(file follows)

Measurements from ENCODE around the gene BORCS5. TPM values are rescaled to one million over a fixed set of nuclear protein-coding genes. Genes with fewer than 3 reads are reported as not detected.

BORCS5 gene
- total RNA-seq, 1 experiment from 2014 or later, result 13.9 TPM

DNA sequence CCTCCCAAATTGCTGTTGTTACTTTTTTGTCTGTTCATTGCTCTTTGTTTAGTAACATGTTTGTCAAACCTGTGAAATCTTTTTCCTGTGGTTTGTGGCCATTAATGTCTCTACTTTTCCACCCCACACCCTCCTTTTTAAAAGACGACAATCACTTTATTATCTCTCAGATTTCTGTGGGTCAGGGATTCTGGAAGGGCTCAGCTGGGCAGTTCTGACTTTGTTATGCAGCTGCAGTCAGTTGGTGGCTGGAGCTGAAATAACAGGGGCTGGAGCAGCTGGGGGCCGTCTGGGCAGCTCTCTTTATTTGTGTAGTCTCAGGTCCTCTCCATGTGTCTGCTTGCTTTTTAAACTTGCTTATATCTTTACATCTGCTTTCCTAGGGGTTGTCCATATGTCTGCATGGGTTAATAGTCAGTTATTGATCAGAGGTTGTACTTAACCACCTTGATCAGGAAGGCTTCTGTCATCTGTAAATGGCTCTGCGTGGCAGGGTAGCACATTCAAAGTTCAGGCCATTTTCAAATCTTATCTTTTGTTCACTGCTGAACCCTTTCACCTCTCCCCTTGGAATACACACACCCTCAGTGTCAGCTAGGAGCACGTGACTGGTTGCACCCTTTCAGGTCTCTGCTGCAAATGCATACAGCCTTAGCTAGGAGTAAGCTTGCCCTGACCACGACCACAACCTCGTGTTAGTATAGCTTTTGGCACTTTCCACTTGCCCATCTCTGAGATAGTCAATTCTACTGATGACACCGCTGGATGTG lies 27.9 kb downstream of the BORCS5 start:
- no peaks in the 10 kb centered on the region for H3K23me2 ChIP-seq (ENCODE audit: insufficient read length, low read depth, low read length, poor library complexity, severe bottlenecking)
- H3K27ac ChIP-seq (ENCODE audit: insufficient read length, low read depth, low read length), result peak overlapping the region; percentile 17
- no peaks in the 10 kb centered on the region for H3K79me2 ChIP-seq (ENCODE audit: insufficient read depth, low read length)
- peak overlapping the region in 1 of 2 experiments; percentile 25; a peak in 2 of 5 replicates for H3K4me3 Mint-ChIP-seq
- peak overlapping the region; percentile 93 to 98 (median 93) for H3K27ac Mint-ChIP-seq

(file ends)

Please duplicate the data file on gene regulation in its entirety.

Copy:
Measurements from ENCODE around the gene BORCS5. TPM values are rescaled to one million over a fixed set of nuclear protein-coding genes. Genes with fewer than 3 reads are reported as not detected.

BORCS5 gene
- total RNA-seq, 1 experiment from 2014 or later, result 13.9 TPM

DNA sequence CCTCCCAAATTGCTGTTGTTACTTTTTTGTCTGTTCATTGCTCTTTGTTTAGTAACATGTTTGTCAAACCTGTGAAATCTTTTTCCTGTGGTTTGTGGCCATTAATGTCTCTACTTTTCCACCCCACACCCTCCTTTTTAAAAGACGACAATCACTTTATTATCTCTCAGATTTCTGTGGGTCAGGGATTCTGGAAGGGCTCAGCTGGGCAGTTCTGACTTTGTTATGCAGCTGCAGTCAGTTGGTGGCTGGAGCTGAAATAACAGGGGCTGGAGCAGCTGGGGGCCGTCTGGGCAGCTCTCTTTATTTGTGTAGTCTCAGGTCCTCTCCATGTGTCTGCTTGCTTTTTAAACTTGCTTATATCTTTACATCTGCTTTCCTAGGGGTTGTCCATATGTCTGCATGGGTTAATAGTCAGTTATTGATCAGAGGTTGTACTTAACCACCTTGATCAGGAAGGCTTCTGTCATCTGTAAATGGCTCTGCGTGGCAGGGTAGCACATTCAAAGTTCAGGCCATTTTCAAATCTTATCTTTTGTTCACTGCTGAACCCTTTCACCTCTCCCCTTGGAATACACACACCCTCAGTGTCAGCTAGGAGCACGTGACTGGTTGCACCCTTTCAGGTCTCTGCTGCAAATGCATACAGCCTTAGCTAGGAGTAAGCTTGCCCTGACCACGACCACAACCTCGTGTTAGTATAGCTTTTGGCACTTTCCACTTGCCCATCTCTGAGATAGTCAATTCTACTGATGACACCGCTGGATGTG lies 27.9 kb downstream of the BORCS5 start:
- no peaks in the 10 kb centered on the region for H3K23me2 ChIP-seq (ENCODE audit: insufficient read length, low read depth, low read length, poor library complexity, severe bottlenecking)
- H3K27ac ChIP-seq (ENCODE audit: insufficient read length, low read depth, low read length), result peak overlapping the region; percentile 17
- no peaks in the 10 kb centered on the region for H3K79me2 ChIP-seq (ENCODE audit: insufficient read depth, low read length)
- peak overlapping the region in 1 of 2 experiments; percentile 25; a peak in 2 of 5 replicates for H3K4me3 Mint-ChIP-seq
- peak overlapping the region; percentile 93 to 98 (median 93) for H3K27ac Mint-ChIP-seq